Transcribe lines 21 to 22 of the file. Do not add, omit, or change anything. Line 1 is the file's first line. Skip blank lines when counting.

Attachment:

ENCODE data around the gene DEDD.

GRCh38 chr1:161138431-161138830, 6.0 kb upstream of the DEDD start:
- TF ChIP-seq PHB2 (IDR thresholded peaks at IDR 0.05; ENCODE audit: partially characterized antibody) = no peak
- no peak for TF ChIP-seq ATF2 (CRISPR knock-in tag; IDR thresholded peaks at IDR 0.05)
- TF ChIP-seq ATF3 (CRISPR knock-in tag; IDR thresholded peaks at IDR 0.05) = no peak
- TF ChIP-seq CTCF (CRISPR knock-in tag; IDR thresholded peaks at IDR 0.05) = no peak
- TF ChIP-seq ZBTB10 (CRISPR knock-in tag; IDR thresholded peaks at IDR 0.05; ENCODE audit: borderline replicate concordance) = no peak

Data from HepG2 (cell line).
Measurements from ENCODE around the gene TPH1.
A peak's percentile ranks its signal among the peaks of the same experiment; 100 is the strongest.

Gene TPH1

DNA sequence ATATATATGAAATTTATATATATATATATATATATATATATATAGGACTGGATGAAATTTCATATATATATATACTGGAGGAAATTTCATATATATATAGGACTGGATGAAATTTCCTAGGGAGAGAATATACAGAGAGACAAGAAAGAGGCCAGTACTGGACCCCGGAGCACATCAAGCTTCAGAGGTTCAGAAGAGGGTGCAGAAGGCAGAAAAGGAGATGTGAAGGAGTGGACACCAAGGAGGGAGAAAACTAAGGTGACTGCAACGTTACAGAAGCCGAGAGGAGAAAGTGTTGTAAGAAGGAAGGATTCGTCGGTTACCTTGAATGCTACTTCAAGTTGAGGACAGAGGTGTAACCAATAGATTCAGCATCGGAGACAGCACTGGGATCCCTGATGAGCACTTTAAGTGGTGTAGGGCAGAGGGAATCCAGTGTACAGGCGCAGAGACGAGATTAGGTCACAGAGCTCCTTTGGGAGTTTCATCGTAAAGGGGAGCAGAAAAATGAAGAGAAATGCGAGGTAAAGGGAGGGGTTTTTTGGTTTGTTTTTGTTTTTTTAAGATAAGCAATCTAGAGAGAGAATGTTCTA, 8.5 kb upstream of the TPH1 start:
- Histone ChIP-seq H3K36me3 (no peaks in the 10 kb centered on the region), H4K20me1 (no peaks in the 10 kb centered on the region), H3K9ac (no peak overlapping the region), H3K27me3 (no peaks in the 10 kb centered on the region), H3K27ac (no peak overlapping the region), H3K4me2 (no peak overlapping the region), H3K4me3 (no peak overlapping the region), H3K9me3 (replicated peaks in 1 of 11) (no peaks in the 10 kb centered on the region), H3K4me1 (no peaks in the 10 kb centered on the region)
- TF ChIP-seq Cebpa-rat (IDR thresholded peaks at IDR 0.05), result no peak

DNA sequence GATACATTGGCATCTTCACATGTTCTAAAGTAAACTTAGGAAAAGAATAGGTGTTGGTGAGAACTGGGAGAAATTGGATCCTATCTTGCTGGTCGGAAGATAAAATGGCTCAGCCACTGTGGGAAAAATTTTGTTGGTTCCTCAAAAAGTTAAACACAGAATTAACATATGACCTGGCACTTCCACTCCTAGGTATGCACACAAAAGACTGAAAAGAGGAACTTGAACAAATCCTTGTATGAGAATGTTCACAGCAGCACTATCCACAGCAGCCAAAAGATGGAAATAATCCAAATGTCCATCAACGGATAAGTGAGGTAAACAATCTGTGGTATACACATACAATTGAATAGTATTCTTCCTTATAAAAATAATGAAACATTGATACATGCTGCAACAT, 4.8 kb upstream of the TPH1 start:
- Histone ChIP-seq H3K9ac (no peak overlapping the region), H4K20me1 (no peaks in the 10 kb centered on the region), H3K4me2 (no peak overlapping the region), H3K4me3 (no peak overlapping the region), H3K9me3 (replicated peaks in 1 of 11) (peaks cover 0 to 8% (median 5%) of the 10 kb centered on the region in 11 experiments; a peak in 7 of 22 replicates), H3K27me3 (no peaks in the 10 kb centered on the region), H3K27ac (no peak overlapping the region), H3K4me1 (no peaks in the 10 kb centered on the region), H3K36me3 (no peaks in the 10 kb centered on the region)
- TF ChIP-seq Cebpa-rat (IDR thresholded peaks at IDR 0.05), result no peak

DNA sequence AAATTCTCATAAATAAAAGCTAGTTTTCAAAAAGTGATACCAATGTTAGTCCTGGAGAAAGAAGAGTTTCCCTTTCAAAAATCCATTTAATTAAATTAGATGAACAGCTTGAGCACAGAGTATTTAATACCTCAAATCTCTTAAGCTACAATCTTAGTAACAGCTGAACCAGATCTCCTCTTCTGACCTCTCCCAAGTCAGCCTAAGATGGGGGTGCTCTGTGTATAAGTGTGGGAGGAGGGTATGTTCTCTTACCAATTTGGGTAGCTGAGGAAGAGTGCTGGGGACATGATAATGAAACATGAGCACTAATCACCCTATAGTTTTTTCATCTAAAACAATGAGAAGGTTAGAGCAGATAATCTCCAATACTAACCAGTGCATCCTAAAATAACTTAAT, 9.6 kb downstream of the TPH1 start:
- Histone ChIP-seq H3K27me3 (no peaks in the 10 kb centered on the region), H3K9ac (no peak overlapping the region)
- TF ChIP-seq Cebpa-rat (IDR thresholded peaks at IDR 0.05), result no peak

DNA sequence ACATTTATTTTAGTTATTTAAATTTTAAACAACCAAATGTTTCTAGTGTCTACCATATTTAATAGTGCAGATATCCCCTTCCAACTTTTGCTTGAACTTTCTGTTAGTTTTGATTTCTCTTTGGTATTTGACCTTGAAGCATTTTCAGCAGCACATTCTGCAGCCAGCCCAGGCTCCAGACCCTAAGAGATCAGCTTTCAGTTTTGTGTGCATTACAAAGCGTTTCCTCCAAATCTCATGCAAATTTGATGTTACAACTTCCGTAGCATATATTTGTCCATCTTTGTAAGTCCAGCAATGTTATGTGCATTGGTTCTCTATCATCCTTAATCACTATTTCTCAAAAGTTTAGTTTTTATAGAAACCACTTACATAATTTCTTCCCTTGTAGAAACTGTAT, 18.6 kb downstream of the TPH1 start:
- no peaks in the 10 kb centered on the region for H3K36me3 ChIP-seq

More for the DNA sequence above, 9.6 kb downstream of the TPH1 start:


DNA sequence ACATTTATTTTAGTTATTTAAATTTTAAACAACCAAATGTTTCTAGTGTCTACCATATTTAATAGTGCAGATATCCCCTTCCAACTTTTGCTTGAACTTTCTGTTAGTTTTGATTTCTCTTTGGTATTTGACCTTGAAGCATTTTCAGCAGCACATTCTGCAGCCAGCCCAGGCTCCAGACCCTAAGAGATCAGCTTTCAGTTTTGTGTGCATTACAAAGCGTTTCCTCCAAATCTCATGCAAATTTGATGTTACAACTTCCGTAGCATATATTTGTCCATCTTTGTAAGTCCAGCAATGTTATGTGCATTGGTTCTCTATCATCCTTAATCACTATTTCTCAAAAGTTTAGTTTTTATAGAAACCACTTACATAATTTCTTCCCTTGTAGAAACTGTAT, 18.6 kb downstream of the TPH1 start:
- no peaks in the 10 kb centered on the region for H3K36me3 ChIP-seq